By Rosalie Tirella
Everything compassionate and great and wild (we’re speaking Worcester, here), City Manager Mike O’Brien has managed to squelch. Everyone third-rate, he’s managed to embrace.
The ragged little Occupy Worcester brigade that wanted to make its voice heard on our city hall common a few years ago? Well, City Manager O’Brien had the police out in full force, ready to take out any scrawny vegan kid who got too cocky. Sometimes I’d drive by the common and see as many cops as protesters. Of course, the city manager refused to meet with OCCUPY Worcester. Wouldn’t give the group the time of day. And why should he have? They only wanted to talk fair wages, decent, affordable housing – you know, all that rad jazz.
Who spoke to and for Occupy Worcester? Joe O’Brien, then mayor of Worcester. Joe got their idealism and the very real city/American problems these brave folks were trying to call attention to.
When the city’s community development corporations (CDCs) came under fire, unjustly I believe, Joe O’Brien stood up for all the great work they do. He didn’t want them to become the whipping boys for a bunch of business folks who, if this were the invincible Worcester of the 1940s or 1950s, and our factories were humming and their presidents and owners ran the city, you know, the men who not only employed thousands in their factories but also built things like the Higgins Armory or the Worcester Art Museum or donated land to create Elm Park, you know, real captains of industry, well, these small biz folks would have very little sway or pull. They would be treated like the small-time shit-kickers they actually are.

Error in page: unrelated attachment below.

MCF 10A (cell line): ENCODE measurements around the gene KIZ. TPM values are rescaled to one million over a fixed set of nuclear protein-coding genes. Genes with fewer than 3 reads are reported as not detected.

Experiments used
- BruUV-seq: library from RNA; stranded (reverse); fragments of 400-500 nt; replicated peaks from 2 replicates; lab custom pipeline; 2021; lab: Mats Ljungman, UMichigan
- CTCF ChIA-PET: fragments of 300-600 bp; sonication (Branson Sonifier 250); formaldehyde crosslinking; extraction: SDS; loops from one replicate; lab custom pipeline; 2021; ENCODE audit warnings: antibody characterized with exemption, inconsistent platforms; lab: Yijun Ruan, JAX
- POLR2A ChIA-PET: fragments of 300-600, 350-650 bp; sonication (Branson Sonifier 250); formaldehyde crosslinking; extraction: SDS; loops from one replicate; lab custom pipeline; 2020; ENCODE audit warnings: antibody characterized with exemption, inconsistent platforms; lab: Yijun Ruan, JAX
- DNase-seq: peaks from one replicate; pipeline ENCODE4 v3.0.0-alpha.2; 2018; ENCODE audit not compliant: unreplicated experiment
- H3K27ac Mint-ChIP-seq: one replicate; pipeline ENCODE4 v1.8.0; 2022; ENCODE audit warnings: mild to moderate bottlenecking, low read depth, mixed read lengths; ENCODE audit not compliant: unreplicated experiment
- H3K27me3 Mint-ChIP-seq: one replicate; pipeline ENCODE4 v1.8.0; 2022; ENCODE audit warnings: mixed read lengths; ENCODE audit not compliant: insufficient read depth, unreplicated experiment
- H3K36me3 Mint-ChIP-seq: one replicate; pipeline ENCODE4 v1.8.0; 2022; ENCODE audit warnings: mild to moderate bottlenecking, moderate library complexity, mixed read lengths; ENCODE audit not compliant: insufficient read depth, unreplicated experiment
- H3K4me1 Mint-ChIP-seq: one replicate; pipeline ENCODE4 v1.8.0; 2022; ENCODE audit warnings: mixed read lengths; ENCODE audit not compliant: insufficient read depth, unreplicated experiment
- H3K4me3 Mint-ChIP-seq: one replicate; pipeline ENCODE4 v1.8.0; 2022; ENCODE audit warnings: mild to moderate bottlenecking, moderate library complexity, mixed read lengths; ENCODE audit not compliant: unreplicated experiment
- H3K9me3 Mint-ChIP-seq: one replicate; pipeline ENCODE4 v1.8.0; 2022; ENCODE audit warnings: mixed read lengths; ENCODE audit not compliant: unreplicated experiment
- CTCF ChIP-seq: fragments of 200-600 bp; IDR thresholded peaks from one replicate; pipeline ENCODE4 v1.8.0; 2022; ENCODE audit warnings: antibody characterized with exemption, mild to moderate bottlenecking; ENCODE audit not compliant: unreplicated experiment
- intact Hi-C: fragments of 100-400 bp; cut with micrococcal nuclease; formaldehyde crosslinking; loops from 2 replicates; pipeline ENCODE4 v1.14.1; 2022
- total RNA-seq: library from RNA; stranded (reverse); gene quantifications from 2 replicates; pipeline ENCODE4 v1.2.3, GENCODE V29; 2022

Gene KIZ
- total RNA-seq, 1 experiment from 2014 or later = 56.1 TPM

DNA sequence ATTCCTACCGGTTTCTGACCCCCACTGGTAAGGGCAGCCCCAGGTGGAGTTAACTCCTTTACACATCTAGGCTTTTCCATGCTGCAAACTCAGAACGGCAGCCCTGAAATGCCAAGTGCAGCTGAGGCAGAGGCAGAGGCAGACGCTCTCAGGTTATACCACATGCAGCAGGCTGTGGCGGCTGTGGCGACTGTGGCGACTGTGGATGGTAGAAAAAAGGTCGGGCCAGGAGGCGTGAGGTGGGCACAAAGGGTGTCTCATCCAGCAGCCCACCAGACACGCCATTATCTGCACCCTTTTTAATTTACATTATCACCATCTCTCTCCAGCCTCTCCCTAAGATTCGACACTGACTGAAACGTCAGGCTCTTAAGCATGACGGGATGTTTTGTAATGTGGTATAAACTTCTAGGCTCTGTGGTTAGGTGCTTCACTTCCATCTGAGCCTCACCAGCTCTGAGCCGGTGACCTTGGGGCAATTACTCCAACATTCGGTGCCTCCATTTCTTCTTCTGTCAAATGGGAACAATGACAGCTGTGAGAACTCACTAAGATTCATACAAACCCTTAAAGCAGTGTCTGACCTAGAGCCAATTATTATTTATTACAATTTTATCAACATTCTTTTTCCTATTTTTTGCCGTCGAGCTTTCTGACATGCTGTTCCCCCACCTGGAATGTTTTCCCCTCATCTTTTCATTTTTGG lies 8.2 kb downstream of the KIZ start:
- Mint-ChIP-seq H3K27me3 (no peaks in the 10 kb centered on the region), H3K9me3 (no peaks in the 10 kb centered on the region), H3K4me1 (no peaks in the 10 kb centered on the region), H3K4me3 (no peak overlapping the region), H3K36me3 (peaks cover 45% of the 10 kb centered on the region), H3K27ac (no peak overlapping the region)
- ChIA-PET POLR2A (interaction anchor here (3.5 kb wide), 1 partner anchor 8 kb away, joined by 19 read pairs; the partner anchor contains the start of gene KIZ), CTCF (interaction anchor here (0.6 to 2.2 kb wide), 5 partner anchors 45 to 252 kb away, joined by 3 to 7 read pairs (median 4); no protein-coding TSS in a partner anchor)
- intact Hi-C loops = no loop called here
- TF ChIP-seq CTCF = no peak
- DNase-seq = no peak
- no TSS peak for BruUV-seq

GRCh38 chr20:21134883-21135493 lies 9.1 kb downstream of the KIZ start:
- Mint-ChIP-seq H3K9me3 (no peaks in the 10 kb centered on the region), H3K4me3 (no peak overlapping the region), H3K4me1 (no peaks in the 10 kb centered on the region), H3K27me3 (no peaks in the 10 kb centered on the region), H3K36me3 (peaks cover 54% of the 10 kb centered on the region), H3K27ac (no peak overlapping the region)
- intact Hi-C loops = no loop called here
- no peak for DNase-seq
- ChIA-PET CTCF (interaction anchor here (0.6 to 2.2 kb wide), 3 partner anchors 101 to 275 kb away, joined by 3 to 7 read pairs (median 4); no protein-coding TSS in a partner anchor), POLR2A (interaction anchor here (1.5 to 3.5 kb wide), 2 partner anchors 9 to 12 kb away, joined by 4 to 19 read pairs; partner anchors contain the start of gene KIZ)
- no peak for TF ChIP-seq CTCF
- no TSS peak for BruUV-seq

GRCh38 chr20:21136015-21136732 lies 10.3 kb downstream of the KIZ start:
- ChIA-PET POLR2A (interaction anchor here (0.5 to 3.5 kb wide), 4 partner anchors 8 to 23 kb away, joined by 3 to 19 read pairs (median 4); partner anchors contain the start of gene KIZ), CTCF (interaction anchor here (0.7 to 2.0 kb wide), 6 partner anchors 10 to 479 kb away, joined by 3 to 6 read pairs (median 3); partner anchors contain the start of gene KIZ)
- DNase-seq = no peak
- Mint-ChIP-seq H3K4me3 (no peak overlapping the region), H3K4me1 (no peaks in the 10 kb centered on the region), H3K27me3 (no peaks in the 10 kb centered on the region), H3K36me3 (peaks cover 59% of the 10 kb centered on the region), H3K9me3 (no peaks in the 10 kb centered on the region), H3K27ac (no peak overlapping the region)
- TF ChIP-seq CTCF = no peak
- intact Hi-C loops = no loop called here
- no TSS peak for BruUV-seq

But hey, it’s 2013 and we’re desperate – for real solutions. Worcester, like so many American cities, is a shadow of its industrial self. So we are stuck with third rate characters like Bill Randell shitting on the CDCs and setting city policy and bringing Santa Claus to our planeless airport and being a hero for it. We are stuck with Artie and Paulie and all the ies, as if we were dealing with gigantic two year olds, calling poor people who would have had better lives if the factories were still around to employ them, NO- LOs – as in no low income. And some how Artie’s hatred and Billy’s slipperiness rule the day, here in Wusta.